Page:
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BARS 2023, Research

Potential antioxidant, cytotoxic, antiviral, and antibacterial activities of extracts from three species of Piper



Abigail Meyer


Dr. Christine Priano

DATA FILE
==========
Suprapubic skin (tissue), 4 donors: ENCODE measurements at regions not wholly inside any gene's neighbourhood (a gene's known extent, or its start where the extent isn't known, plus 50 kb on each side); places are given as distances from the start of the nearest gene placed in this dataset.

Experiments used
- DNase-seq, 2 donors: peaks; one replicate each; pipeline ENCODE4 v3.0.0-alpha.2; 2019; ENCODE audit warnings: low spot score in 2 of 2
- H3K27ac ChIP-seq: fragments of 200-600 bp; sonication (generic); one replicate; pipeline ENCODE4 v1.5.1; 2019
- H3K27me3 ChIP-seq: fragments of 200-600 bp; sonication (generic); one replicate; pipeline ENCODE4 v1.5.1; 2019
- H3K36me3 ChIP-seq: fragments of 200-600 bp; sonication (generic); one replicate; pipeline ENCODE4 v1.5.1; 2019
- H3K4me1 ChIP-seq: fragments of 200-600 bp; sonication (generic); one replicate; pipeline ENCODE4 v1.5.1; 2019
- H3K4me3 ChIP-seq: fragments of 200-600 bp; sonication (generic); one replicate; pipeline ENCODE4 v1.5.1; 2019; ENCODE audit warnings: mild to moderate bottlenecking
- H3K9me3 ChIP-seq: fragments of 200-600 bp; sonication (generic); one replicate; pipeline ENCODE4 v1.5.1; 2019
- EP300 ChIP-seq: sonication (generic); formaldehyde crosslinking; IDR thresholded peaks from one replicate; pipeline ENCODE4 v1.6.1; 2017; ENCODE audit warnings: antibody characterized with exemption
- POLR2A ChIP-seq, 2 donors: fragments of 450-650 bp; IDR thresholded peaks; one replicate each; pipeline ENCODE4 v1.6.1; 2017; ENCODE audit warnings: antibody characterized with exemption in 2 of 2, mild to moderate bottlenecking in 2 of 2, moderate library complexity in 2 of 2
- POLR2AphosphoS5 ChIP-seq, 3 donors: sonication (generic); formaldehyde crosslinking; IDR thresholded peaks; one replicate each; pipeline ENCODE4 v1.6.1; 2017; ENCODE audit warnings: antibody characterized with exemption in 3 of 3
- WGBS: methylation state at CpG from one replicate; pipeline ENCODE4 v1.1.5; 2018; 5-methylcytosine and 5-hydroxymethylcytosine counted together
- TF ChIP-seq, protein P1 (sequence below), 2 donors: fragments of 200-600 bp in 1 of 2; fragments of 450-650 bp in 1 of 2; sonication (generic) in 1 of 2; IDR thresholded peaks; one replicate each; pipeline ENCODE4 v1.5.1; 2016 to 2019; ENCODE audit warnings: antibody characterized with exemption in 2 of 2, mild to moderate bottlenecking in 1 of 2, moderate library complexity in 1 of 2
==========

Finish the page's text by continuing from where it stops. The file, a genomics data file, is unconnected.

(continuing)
Peppers of the genus Piper are commonly used as spices and traditional medicines. The aim of this study was to identify total phenolic content and antioxidant, cytotoxic, antiviral, and antibacterial activities of extracts from seven commercial sources of P. nigrum, P. guineense, and P. borbonense. Crude extracts were prepared in different solvents from dried crushed seeds for each sample. Total phenolic compounds and antioxidant capacities were determined using the Folin-Ciocalteu assay and the 2,2′-azino-bis -ABTS assay. The cytotoxicity in different cell lines and viral entry inhibition by aqueous extracts were explored using the XTT colorimetric assay and the SARS-CoV-2 Delta variant pseudoviral model. Antibacterial activity was determined by growing Escherichia coli and Bacillis subtilis in microplate cultures in the presence or absence of each aqueous extract and monitoring growth by spectrophotometry. Variations in total phenolic content and antioxidant capacity between samples and extraction solvents were observed. Samples with high total phenolics exhibited the highest antioxidant capacity. The SARS-CoV-2 Delta variant pseudoviral model in HeLa ACE-2 cells showed half-maximal effective concentrations (EC50 values) between 0.7 and 3.7 mg/mL. The half-maximal cytotoxic concentration and EC50 ratio (selective index) showed promising viral entry inhibition in four of seven extracts with selective indexes between 8.2 and 14.9. Aqueous extracts from P. borbonense showed the best antiviral selectivity. The cytotoxicity in Caco-2 cells showed that most of the aqueous extracts did not decrease cell viability, with no dose-response observed. Whereas P. guineense and P. borbonense extracts inhibited growth of B. subtilis, there was no activity observed against E. coli. Differential results are possibly due to differences in bacterial cell wall structure. Samples of P. borbonense that exhibited the highest suppression of B. subtilis growth had relatively high phenolic content and antiviral activity. The data collectively support a scientific basis for traditional health benefits of Piper extracts and warrant further investigation into the actions of specific phenolic compounds present in these extracts and their potential biological activities.